Given what we know of Gollancz’s affection for children, I think it quite likely that he was moved by Boccaccio’s personal grief and his poetic efforts to mourn. I think, further, that his attraction to Pearl (stemming in part from his assumption and subsequent insistence that the poem was autobiographical) flowed from a corresponding sympathy. He really felt these poems and was moved by them. If his critical writing isn’t enough to demonstrate this—those with a cynical bent can’t help but smirk at some of his phrases—then one page from his 1921 edition might do so. Between his short introduction to Olympia and Boccaccio’s letters, Gollancz includes a sonnet:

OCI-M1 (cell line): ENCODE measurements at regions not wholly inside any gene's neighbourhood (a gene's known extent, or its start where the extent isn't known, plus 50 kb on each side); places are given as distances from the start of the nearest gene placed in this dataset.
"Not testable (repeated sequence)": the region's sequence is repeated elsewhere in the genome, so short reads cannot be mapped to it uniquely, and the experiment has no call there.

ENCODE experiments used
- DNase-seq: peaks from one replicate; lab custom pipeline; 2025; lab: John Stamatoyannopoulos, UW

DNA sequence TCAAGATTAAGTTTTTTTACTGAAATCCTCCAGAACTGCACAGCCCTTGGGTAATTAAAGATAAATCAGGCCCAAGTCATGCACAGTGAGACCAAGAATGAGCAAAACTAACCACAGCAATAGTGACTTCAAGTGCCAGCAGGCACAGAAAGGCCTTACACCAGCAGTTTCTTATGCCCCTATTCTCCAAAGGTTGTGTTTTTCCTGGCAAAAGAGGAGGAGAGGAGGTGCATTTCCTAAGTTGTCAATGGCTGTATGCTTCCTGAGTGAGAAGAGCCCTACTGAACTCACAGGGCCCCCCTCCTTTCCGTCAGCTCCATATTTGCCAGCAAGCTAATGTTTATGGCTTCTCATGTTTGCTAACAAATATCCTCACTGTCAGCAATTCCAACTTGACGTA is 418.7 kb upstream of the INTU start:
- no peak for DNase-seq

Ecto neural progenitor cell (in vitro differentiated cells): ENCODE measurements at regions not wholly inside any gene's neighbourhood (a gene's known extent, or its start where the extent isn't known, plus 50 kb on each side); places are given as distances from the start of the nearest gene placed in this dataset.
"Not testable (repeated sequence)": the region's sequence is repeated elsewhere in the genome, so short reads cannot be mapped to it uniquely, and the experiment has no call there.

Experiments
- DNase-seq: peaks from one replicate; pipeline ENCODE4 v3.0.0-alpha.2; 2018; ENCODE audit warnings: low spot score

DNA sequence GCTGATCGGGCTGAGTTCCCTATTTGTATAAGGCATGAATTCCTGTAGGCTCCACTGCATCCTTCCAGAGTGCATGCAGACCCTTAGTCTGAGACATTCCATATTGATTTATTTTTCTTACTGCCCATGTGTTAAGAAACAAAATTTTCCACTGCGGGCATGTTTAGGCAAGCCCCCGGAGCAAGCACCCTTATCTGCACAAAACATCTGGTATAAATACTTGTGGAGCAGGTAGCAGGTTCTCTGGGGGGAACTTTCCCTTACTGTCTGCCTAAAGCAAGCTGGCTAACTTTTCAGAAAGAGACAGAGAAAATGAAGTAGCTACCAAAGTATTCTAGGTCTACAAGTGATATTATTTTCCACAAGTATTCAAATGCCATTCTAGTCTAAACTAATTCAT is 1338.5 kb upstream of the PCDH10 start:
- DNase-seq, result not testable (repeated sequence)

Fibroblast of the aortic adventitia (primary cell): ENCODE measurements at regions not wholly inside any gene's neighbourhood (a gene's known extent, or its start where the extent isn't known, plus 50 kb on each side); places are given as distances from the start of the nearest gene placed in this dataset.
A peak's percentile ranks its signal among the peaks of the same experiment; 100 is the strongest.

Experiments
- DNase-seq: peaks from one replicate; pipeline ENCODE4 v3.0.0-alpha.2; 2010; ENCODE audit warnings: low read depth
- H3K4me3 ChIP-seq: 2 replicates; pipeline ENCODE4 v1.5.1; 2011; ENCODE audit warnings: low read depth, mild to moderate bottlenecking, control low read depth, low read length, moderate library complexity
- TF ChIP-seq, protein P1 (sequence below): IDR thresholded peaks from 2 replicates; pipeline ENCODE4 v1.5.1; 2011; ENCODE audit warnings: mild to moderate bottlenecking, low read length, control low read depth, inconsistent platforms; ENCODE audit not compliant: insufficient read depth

Olympian! From thy laurel that ne’er fades
A tender leaf athwart our pathway falls,
And, fragrant with sweet violet, recalls
The dearest blossom in thy love-lit glades.
Far from thy Roses, with desire imbrued,
Far from thy Garden, where with wanton lays
Plague-haunted dames and gallants sped their days,
A floweret all too frail thy tears bedew’d.
Not Fiammetta, but thy angel-child
Led thee foot-sore the Hill-top to ascend,
The high Olympus of the undefiled.
There Beatrice on Violante smiled,
And told of fair Eletta, thy child-friend,
And played with Pleasant Pearl, so wise and mild.
This might not be superb poetry, but it comes from a place of genuine feeling and honest response. I remain curious about the unnamed children, standing just out of view, that Gollancz may have had in mind as he read Pearl, worked on his edition and translations, or penned the lines above. More importantly, the sonnet is a counterpoint to so much dry and lifeless criticism, and it would be a relief to see a bit more of this from time to time. Like speculation, it’s good for the mind, it’s lively, and it’s a source of joy.